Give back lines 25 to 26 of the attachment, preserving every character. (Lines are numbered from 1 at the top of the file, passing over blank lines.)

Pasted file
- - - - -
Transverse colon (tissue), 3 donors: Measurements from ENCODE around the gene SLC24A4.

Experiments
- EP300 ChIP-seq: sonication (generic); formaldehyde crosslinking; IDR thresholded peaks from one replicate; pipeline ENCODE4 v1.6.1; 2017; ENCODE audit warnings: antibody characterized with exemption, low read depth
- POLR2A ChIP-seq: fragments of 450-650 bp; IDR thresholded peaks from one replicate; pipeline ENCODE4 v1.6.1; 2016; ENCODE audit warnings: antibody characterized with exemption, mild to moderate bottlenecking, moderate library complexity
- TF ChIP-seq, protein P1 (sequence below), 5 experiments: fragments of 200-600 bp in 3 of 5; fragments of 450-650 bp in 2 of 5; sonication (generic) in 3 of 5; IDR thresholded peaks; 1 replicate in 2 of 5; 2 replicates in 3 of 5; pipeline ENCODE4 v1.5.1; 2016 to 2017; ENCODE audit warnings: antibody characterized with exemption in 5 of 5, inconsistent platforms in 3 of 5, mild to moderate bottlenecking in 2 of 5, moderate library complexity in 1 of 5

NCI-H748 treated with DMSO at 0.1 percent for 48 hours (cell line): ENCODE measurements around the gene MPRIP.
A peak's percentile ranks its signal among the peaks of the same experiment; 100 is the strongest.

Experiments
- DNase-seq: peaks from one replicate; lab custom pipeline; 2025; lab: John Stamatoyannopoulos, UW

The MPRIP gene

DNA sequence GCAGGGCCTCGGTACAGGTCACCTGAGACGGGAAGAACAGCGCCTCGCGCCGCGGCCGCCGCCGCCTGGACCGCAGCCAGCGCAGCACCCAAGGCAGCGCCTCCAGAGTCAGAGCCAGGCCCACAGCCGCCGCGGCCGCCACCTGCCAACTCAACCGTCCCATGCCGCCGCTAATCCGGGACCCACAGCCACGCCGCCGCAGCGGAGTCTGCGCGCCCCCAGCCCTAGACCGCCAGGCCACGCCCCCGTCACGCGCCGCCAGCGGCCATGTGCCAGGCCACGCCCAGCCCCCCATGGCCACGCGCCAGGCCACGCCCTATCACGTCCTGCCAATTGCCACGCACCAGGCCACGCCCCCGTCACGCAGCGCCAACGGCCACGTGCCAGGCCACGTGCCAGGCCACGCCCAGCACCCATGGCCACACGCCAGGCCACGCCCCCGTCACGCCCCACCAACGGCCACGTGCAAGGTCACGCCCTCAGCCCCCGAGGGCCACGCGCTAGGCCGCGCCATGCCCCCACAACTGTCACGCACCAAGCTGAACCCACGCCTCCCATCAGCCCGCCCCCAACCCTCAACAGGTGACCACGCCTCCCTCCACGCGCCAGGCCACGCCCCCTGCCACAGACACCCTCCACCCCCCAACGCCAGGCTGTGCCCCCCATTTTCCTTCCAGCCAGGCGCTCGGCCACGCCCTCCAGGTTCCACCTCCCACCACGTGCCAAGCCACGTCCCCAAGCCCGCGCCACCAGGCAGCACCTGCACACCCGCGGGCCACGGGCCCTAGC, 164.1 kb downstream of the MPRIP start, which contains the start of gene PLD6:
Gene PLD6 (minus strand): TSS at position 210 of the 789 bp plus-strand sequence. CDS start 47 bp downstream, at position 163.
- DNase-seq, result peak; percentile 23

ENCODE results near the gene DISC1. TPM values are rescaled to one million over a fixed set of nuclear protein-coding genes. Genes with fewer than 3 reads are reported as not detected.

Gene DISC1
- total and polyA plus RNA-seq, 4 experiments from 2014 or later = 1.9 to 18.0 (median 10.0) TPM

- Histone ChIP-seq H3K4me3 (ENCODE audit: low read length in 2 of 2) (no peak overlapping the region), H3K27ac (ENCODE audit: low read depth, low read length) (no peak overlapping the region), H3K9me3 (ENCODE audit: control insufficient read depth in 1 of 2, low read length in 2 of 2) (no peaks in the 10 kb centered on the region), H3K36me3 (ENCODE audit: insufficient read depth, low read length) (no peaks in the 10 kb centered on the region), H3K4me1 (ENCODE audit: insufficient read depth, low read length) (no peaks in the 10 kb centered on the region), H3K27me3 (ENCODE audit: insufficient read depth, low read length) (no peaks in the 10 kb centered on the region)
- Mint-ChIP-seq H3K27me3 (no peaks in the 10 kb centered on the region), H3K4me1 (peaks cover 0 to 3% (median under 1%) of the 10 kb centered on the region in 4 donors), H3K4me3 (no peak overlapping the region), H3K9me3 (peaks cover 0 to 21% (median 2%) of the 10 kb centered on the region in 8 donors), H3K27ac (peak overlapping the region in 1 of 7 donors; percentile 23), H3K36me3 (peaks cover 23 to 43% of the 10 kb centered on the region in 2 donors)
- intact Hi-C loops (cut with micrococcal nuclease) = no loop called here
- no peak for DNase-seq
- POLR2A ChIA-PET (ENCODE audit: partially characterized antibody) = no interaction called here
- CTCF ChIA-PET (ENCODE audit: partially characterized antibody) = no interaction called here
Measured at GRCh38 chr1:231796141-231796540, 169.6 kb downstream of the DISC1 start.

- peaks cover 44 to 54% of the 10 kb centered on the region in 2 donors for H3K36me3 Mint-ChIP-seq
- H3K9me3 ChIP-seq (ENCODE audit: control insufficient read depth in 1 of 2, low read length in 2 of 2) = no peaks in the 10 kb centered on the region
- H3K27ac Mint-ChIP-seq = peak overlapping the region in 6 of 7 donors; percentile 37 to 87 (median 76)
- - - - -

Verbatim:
- H3K9me3 ChIP-seq (ENCODE audit: control insufficient read depth in 1 of 2, low read length in 2 of 2) = no peaks in the 10 kb centered on the region
- H3K27ac Mint-ChIP-seq = peak overlapping the region in 6 of 7 donors; percentile 37 to 87 (median 76)